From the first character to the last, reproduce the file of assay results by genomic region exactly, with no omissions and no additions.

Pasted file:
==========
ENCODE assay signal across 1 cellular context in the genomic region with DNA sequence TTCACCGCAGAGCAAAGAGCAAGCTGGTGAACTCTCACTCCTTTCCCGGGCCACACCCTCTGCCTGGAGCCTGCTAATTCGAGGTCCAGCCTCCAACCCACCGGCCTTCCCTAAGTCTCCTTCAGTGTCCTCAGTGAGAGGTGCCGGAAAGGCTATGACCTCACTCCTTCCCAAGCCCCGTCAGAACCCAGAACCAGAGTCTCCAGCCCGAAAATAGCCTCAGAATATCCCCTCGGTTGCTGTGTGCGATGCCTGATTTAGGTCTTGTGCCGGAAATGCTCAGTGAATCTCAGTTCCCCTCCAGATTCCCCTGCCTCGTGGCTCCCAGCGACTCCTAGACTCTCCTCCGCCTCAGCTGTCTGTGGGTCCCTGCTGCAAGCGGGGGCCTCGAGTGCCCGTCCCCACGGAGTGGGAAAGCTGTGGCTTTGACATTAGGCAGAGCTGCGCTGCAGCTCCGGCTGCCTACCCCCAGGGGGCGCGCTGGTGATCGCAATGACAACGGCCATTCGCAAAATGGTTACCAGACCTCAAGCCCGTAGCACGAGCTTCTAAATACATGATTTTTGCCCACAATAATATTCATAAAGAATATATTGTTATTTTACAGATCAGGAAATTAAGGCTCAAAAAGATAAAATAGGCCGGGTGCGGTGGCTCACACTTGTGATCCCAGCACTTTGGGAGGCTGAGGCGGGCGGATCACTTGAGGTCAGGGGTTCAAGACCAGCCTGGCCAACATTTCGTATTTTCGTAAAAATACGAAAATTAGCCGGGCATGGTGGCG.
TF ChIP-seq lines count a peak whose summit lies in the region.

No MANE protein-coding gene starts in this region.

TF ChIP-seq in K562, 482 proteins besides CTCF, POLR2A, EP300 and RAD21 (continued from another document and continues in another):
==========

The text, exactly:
ENCODE assay signal across 1 cellular context in the genomic region with DNA sequence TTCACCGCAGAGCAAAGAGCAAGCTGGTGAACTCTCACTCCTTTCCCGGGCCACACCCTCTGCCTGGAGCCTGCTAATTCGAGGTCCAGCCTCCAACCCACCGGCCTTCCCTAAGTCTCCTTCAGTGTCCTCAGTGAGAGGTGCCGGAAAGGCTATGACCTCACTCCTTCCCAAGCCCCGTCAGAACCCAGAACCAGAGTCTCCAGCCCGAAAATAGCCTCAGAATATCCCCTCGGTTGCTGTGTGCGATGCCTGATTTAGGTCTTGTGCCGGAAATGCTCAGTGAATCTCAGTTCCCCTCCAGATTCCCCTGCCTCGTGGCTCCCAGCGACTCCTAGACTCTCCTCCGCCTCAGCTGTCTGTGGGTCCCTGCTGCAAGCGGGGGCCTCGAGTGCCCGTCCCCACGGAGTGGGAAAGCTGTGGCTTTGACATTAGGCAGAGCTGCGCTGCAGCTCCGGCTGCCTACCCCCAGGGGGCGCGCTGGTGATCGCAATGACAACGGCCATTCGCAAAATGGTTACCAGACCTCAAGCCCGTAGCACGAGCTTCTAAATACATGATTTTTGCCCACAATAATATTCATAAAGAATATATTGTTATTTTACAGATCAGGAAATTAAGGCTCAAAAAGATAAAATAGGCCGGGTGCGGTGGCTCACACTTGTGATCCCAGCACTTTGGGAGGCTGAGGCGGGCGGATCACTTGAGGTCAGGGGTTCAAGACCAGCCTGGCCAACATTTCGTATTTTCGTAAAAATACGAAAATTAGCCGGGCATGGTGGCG.
TF ChIP-seq lines count a peak whose summit lies in the region.

No MANE protein-coding gene starts in this region.

TF ChIP-seq in K562, 482 proteins besides CTCF, POLR2A, EP300 and RAD21 (continued from another document and continues in another):